We’re happy to announce that the changes we’ve been planning to our GitHub authentication integration are live in our production environment!
As we described in an earlier post, we’ve changed our OAuth model to allow users to select the privilege level they give Tddium to communicate with GitHub. Now, when you link a GitHub account, you’ll see a menu of privilege levels that you can authorize: You can always change the level you’ve authorized by visiting your User Settings page, where you’l see the same menu. For more information on Tddium’s use of GitHub permissions, see our documentation section.
At Solano Labs, we believe that a seamless integration between our service and our customers’ tools provides the best user experience. Many of our customers today use GitHub and have connected a GitHub account with their Tddium account using OAuth.
We take the security of our customers’ code very seriously, and we’re making some important changes to our GitHub OAuth integration that should give you much finer-grained control over the privileges you give Tddium to operate on your GitHub account.
What we do now
Our current GitHub OAuth functionality requests nearly complete permissions to your GitHub account (“user,repo” scope in GitHub’s API terminology). Tddium requests these privileges so that it can fully automate the setup of the CI workflow (commit hooks, deploy keys, and keys to install private dependencies). Our updated GitHub integration allows for multiple privilege levels so that you can make a tradeoff between permissions and automated setup.
In the next week or so
we’ll roll out changes that will:
- Allow basic Single-Sign-On with no GitHub API access otherwise.
- Let you choose between 3 privilege levels that allow Tddium to:
- post commit status to update pull requests (for public and private repos)
- automate CI webhooks and deploy keys for public repos.
- automate CI webhooks and deploy keys for public and private repos.
- post commit status to update pull requests (for public and private repos)
- Give instructions on creating bot Github users to allow your builds to pull dependencies installed from private GitHub repos.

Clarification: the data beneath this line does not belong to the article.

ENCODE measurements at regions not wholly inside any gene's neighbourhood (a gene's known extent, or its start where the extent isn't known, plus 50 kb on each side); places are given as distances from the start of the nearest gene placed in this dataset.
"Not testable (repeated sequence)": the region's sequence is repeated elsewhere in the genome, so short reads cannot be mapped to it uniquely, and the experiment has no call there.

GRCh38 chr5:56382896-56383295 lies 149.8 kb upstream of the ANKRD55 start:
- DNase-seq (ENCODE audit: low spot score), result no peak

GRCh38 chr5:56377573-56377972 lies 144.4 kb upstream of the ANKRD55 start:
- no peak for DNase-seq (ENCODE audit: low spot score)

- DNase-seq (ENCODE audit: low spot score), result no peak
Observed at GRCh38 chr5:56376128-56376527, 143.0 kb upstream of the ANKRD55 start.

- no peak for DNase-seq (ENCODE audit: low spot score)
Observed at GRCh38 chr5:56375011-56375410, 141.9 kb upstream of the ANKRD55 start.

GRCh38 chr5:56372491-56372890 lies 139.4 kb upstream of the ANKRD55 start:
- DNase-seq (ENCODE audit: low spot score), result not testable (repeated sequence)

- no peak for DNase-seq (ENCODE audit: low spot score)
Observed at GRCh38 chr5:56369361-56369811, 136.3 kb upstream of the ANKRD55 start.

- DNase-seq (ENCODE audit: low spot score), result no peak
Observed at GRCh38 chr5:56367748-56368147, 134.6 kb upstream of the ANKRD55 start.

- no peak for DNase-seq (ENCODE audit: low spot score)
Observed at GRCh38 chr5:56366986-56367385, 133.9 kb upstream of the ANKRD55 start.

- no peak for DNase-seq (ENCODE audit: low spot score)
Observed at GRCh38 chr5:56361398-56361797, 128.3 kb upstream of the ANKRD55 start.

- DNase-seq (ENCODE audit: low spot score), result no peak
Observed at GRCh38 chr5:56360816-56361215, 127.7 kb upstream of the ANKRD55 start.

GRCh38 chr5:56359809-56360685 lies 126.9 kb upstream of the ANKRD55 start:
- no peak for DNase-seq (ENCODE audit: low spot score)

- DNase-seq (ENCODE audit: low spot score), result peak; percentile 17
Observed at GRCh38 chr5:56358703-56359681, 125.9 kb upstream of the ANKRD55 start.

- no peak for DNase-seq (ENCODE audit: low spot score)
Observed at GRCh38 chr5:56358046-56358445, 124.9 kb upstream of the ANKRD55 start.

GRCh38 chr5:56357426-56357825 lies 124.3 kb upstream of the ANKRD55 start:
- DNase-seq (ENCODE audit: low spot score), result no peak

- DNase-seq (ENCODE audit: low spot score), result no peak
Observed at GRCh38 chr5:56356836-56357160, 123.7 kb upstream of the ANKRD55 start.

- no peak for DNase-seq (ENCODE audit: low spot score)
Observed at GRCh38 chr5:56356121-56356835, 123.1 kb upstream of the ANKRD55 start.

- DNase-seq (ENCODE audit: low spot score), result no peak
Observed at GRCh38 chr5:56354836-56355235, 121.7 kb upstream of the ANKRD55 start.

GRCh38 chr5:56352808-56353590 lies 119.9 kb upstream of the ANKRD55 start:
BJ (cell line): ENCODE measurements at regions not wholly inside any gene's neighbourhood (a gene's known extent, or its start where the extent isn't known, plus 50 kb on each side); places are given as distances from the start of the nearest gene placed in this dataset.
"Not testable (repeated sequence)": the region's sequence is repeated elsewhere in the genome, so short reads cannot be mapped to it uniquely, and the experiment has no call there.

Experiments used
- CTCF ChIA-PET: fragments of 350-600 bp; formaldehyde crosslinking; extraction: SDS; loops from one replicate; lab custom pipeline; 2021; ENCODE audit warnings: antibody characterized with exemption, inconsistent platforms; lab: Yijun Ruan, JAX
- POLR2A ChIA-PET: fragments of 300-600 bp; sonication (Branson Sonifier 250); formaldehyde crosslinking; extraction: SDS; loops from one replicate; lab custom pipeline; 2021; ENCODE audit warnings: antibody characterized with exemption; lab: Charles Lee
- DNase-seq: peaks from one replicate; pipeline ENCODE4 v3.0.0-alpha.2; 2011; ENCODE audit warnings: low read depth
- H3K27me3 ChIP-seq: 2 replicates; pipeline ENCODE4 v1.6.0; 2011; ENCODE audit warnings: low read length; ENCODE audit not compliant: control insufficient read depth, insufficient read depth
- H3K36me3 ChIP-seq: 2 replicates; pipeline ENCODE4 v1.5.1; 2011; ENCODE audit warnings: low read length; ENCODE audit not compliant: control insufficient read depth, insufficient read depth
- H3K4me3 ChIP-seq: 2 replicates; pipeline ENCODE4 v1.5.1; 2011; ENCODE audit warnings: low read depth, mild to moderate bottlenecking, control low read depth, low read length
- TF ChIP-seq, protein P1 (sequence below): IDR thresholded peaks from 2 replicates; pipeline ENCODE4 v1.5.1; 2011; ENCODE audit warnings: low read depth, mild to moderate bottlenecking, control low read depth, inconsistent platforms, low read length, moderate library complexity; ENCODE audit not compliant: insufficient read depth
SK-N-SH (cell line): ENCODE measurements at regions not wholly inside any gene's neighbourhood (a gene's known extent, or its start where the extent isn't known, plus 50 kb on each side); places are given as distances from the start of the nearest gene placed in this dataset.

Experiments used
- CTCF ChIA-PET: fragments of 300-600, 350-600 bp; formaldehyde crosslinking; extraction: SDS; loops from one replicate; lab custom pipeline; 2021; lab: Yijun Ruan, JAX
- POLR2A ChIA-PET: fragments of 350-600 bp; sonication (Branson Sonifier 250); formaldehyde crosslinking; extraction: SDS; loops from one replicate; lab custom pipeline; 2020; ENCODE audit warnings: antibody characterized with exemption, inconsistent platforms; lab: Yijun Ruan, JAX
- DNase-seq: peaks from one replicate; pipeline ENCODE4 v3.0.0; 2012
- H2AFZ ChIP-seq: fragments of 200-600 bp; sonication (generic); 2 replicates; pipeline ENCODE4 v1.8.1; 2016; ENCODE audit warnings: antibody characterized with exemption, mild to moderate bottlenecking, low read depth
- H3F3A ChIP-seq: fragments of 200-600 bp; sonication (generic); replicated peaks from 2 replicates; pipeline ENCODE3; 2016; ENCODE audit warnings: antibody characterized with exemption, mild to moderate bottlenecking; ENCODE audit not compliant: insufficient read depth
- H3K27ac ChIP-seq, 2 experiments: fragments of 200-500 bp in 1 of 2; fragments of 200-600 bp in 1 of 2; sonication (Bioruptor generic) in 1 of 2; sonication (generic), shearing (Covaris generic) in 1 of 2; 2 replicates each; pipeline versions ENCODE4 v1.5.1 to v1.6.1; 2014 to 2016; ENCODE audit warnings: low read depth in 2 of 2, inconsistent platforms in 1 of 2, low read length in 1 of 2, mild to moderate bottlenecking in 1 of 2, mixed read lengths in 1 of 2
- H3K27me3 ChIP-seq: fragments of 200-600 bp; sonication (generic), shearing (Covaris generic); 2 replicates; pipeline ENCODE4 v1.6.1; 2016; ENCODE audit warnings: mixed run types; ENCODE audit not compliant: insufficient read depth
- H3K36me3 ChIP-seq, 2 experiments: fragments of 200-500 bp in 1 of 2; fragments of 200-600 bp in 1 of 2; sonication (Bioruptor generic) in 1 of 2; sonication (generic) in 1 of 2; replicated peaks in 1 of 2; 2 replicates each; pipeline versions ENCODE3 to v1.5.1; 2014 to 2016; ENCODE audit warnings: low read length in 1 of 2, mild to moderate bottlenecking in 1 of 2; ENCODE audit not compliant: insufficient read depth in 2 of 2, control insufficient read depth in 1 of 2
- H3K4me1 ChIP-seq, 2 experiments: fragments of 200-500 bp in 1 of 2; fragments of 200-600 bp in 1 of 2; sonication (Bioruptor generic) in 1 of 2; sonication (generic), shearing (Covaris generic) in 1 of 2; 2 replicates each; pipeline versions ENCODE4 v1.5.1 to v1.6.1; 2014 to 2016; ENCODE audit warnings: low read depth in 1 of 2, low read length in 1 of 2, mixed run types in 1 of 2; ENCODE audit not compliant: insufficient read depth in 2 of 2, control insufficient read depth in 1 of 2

If you have already linked your GitHub account, it will continue to be linked, and will give Tddium the current high level of permissions. After the rollout, you’ll be able to easily edit Tddium’s permissions on your GitHub account on your User Settings page.
We look forward to your feedback at firstname.lastname@example.org.
The Solano Labs Team
by Carl Furrow of Lumos Labs
Making sure your test suite runs quickly ensures that it will be run often. We at Lumos Labs (lumosity.com) have been working on an in-house Jenkins CI setup to run our ~2500 tests across ~360 files in under 10 minutes. Our Jenkins setup consists of about 24 executor VMs. For each build we allocate 12 executors, and each executor would get a subset of the total files to be run. For example, with 360 test files, each executor VM would be responsible for running 30 test files each.
Under this configuration a build would complete in anywhere from 12-20 minutes. Which is fine when the production releases are coming slow, but it’s an eternity when three or more people are queueing up changes that need to go into production. Running the suite locally can take 45 minutes to run just the rspec tests, so parallelization is necessity when needing to test the entire suite.
As our company grew, and more developers were creating feature branches, more CI builds were being queued in Jenkins. With the limited number of executors in Jenkins that we had, builds were queuing up. If you were behind 2-3 people in the build queue, that would mean you’d be waiting up to 30-40 minutes for your build to even start running! It was becoming a headache for all of us, so we looked at increasing the number of executor VMs, as well as beefing up the processing power of each one.
Adding more VMs to the cluster brought on additional headaches. With the increase in speed, we were noticing more segfaults occuring during the builds, marking it as a failure. But re-running the build would usually get it to pass. We spent many hours debugging the different environments, gems, etc, trying to determine where the segfaults were happening, and eventually coded up scripting solutions that could detect a segfault, and re-run the subset of tests where the segfault occured. Not a permanent solution, but it was one that could get our builds passing more often without these ‘flickering’ segfaults. Coupled with this was a constant hunt to determine whether or not a failed cucumber scenario was a legitimate one, or perhaps something related to Capybara Webkit. More developer time was spent re-working our selectors and specs that hit Capybara, which was time well spent, but it took a long time to re-code, and deal with version changes to the Capybara API. Obviously you cannot rid yourself of all responsibility, but running tests and managing our own servers was becoming tedious (wait for it).
Knowing that we wanted to stop managing our own CI environment, we went looking to CI service providers (hosted, and self-hosted) to see how they would perform. Unfortunately, we ended up investing days into configuration and setup, and still the test suite times were worse than what we were seeing in our own setup. It seemed we had the best CI around for us, and we’d have to give up on finding a hosted CI service that could be easy to setup, plus, and more importantly, faster than what we currently had. So we started building a beefier set of servers and VMs to run our Jenkins setup, and that was promising, but it was expensive.